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A blog from CityRealty (Links below will take you to the 6sqft site)

515 Park Avenue

Between East 59th Street & East 60th Street

Carter Horsley
Review by Carter Horsley
Carter Horsley Carter B. Horsley, a former journalist for The New York Times, The International Herald Tribune and The New York Post. Mr. Horsley is also the editorial director of

515 Park Avenue is the tallest residential building on Park Avenue above 59th Street.

It is a slim, 43-story tower, which was completed in 2000 and was developed by the Zeckendorf General Partnership and the Whitehall Real Estate Fund.

It has only 38 apartments.

The building was designed by Frank Williams & Associates and replaced a pre-war, Italian Renaissance-palazzo style building.

Bottom Line

The limestone, cast stone and beige-brick tower is a Post-Modern design that seeks to carry on the avenue's predominantly Italian Renaissance-palazzo tradition, albeit here exploded to a huge scale, affording most apartments above the 15th floor stunning vistas in many directions.


This handsome, spindly tower, which seems taller than 43 stories because it has 10-foot-high ceilings, joined the Four Seasons Hotel nearby on 57th Street between Park and Madison Avenues in giving the district north of 57th Street a new skyline.

It is set back only on the north and west sides at the 15th, 33rd and 43rd floors resulting in what Robert A. M. Stern, David Fishman and Jacob Tilove described in their excellent book, "New York 2000, Architecture and Urbanism Between The Bicentennial And The Millennium" (The Monacelli Press, 2006), as an "awkward silhouette."

"The detailing was heavy-handed, with cast-stone corners, double-height pilasters below each setback, and two cast-stone-clad mechanical equipment enclosures set atop the building. In terms of sheer space, however," the authors continued, "the interior left little to be desired....The second floor provided ten suites for use as servants' quarters, and the basement held fifteen private climate-controlled wine cellars and thirty-eight storage rooms....But for all the luxury (and sales success), the building was deemed a poor addition to Park Avenue. Paul Goldberger found 515 Park to be 'particularly ungainly'" and he found its façade "a pretentious muddle."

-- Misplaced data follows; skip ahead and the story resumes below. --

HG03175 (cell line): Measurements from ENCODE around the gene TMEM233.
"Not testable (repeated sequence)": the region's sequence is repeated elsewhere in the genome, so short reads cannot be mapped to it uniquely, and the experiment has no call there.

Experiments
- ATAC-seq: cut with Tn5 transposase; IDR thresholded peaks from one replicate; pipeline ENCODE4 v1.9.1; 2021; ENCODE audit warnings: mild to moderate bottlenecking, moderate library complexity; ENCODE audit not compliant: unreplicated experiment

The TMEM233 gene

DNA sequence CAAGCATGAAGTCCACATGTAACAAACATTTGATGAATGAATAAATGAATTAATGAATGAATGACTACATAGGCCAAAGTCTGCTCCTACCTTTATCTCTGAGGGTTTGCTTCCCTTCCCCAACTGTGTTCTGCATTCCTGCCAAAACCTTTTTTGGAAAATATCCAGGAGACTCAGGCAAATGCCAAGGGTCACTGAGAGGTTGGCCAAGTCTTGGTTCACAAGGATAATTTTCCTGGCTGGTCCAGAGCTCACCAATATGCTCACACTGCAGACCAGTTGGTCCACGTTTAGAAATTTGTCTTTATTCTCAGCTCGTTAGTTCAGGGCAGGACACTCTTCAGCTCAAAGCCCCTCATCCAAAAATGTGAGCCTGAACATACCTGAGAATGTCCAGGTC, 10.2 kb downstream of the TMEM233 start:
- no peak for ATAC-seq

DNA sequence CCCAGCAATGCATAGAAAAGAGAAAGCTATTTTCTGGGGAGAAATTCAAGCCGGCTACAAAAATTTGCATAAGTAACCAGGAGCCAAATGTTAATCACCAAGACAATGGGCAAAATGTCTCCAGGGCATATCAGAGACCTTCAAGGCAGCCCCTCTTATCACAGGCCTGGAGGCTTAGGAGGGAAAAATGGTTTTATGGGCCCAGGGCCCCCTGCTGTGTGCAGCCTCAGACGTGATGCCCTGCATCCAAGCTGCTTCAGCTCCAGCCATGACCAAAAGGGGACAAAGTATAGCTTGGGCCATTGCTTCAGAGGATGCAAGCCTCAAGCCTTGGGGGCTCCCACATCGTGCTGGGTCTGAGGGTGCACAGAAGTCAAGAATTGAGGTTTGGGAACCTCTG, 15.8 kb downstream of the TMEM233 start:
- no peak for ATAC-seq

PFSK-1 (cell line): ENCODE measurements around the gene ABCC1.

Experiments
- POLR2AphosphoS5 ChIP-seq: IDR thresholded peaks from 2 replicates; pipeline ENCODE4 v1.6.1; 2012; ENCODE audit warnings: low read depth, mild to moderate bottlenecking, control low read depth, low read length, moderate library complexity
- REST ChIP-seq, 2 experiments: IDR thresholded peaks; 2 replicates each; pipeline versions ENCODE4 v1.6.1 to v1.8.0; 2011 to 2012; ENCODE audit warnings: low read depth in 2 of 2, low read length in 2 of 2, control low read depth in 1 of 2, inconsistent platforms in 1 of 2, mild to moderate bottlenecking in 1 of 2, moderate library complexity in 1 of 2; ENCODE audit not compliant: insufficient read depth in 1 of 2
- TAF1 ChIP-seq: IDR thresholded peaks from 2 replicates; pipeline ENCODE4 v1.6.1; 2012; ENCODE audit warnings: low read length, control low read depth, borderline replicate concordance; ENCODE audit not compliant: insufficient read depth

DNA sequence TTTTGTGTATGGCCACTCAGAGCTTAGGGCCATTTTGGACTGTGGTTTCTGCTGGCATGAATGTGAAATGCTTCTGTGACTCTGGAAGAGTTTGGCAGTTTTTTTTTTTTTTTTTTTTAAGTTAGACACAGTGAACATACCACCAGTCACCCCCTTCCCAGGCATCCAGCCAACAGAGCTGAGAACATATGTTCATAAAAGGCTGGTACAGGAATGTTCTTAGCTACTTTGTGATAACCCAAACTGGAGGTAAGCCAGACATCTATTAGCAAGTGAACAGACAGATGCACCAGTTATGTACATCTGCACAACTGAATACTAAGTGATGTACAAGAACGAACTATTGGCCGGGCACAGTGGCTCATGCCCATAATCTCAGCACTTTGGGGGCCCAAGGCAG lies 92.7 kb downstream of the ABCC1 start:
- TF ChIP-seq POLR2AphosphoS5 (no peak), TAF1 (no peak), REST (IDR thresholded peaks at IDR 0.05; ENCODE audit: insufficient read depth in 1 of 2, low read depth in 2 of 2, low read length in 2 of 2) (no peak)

Despite its closeness to the Midtown Business District, the location of 515 Park Avenue is relatively quiet, but close to many famous stores, boutiques and restaurants. There is excellent public transportation nearby.


The building has a fitness center, wine cellars, and a dining room entered from the lobby that is available for catered affairs, and a residents' only library.

The building also has private storage, a concierge and a doorman.

It is pet friendly and has no roof deck.


Apartments have entrance foyers and twelve of the 38 apartments are duplexes.

Apartment 7A is a three-bedroom unit that has a 13-foot-long foyer that leads past an enclosed 14-foot-long kitchen to a 15-foot-square dining room that opens onto a 23-foot-long living room.

Apartment 14 has a 19-foot-long foyer that leads to a 30-foot-long living room, a 20-foot-long dining room, a 13-foot-long breakfast room with an open 16-foot-long kitchen.  The apartment has five bedrooms and a maid’s room.

Apartment 19 is a four-bedroom unit that has a 10-foot-long foyer that leads to a 29-foot-long living room next to the 20-foot-long dining room off the enclosed 19-foot-long kitchen.


When two other high-rises, 715 and 900 Park Avenue, broached the avenue's traditional cornice line height about a generation previously, there was considerable controversy over them and their possible deleterious impact on the famous boulevard.

There was no similar outcry, however, about this project, perhaps because it is so close to the midtown business district and also because it is close to the Ritz Tower at 57th Street that for years was the avenue's tallest residential building.

A full-service building with many amenities, this building came onto the market with excellent timing as the demand for large luxury apartments in prime locations pushed prices to record highs in the late 1990s.

The Zeckendorf organization has been one of the city's major developers for many years and in recent decades pioneered the redevelopment of many areas with important projects at Union Square and on Eighth Avenue in Midtown and at 96th Street and Broadway. A few years after they completed this project, they built 15 Central Park West that was designed in Post-Modern style by Robert A. M. Stern.

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